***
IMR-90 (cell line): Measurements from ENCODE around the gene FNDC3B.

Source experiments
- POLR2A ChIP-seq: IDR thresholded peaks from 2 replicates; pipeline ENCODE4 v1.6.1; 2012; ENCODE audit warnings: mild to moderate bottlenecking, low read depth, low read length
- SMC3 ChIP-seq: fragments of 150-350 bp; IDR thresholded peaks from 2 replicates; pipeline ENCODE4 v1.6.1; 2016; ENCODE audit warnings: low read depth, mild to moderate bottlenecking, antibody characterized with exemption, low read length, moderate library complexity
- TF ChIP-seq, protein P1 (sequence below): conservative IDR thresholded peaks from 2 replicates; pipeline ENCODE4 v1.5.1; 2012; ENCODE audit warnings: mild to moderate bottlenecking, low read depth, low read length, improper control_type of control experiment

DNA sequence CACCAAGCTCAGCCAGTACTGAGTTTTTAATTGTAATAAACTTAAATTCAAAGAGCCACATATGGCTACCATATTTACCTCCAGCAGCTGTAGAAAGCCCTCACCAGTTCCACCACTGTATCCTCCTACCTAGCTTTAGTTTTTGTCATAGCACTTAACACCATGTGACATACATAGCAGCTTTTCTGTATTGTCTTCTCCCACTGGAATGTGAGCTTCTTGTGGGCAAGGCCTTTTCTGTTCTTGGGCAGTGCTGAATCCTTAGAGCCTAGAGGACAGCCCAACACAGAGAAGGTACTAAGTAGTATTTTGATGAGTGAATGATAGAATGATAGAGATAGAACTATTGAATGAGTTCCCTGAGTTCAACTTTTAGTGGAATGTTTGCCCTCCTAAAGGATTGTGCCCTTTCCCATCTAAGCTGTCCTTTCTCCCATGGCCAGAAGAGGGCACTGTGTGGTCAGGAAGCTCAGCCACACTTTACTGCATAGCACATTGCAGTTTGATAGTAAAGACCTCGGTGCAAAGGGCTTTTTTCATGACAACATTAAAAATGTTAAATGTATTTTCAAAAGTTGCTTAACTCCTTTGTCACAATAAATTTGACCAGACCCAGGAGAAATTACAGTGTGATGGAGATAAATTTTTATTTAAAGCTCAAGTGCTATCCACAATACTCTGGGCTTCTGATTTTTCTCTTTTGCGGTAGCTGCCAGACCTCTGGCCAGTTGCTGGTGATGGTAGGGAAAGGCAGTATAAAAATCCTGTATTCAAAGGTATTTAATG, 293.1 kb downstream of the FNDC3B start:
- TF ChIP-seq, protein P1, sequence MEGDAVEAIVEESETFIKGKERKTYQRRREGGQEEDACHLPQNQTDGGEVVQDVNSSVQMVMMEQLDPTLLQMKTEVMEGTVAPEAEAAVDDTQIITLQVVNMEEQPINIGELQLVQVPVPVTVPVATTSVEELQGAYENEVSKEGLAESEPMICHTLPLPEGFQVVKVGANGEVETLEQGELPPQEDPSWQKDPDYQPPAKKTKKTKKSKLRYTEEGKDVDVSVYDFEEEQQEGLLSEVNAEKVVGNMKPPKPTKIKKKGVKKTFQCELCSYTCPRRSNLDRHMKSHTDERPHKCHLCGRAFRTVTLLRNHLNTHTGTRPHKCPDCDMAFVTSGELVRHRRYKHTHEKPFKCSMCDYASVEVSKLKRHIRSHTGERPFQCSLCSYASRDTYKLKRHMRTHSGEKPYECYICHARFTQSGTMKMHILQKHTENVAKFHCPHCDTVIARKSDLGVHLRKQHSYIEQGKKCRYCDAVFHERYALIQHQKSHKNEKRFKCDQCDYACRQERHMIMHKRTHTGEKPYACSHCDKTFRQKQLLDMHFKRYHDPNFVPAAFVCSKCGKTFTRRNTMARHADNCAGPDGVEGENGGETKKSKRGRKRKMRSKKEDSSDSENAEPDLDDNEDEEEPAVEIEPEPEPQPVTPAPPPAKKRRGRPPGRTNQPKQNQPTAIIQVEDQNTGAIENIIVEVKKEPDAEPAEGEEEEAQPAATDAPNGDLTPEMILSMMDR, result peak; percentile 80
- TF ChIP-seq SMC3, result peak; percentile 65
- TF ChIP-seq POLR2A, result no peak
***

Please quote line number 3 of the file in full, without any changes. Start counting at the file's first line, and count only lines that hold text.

- POLR2A ChIP-seq: IDR thresholded peaks from 2 replicates; pipeline ENCODE4 v1.6.1; 2012; ENCODE audit warnings: mild to moderate bottlenecking, low read depth, low read length